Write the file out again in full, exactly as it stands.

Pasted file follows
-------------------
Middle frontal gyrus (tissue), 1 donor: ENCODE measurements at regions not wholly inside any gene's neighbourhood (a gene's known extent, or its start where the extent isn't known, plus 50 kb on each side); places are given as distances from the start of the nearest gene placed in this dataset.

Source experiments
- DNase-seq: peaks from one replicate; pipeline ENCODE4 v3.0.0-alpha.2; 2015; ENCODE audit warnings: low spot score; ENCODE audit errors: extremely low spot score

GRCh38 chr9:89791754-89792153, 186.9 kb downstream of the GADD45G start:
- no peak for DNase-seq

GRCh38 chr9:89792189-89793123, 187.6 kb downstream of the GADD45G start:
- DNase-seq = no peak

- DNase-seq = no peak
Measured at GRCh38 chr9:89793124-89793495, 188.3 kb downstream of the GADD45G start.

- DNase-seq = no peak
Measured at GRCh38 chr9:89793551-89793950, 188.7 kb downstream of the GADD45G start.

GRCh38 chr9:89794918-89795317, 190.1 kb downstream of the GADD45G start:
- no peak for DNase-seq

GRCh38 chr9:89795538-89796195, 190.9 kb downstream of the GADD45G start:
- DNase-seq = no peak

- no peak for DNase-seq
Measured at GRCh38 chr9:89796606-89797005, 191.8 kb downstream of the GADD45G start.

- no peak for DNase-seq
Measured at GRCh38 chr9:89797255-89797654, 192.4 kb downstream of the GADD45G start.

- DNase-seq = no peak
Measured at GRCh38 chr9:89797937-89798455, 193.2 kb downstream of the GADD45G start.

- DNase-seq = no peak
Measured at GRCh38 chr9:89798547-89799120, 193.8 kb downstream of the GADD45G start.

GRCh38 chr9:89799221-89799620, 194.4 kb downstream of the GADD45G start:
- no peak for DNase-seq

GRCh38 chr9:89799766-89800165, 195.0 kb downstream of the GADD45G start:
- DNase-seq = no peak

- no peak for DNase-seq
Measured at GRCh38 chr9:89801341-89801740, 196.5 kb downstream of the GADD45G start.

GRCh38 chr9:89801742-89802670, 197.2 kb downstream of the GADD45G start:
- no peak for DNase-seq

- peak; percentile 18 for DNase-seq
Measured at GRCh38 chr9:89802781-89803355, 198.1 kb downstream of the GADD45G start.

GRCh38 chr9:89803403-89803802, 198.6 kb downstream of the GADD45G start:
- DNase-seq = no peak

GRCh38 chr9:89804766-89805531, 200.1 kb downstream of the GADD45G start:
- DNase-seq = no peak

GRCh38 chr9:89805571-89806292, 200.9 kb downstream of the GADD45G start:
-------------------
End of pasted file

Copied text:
Middle frontal gyrus (tissue), 1 donor: ENCODE measurements at regions not wholly inside any gene's neighbourhood (a gene's known extent, or its start where the extent isn't known, plus 50 kb on each side); places are given as distances from the start of the nearest gene placed in this dataset.

Source experiments
- DNase-seq: peaks from one replicate; pipeline ENCODE4 v3.0.0-alpha.2; 2015; ENCODE audit warnings: low spot score; ENCODE audit errors: extremely low spot score

GRCh38 chr9:89791754-89792153, 186.9 kb downstream of the GADD45G start:
- no peak for DNase-seq

GRCh38 chr9:89792189-89793123, 187.6 kb downstream of the GADD45G start:
- DNase-seq = no peak

- DNase-seq = no peak
Measured at GRCh38 chr9:89793124-89793495, 188.3 kb downstream of the GADD45G start.

- DNase-seq = no peak
Measured at GRCh38 chr9:89793551-89793950, 188.7 kb downstream of the GADD45G start.

GRCh38 chr9:89794918-89795317, 190.1 kb downstream of the GADD45G start:
- no peak for DNase-seq

GRCh38 chr9:89795538-89796195, 190.9 kb downstream of the GADD45G start:
- DNase-seq = no peak

- no peak for DNase-seq
Measured at GRCh38 chr9:89796606-89797005, 191.8 kb downstream of the GADD45G start.

- no peak for DNase-seq
Measured at GRCh38 chr9:89797255-89797654, 192.4 kb downstream of the GADD45G start.

- DNase-seq = no peak
Measured at GRCh38 chr9:89797937-89798455, 193.2 kb downstream of the GADD45G start.

- DNase-seq = no peak
Measured at GRCh38 chr9:89798547-89799120, 193.8 kb downstream of the GADD45G start.

GRCh38 chr9:89799221-89799620, 194.4 kb downstream of the GADD45G start:
- no peak for DNase-seq

GRCh38 chr9:89799766-89800165, 195.0 kb downstream of the GADD45G start:
- DNase-seq = no peak

- no peak for DNase-seq
Measured at GRCh38 chr9:89801341-89801740, 196.5 kb downstream of the GADD45G start.

GRCh38 chr9:89801742-89802670, 197.2 kb downstream of the GADD45G start:
- no peak for DNase-seq

- peak; percentile 18 for DNase-seq
Measured at GRCh38 chr9:89802781-89803355, 198.1 kb downstream of the GADD45G start.

GRCh38 chr9:89803403-89803802, 198.6 kb downstream of the GADD45G start:
- DNase-seq = no peak

GRCh38 chr9:89804766-89805531, 200.1 kb downstream of the GADD45G start:
- DNase-seq = no peak

GRCh38 chr9:89805571-89806292, 200.9 kb downstream of the GADD45G start: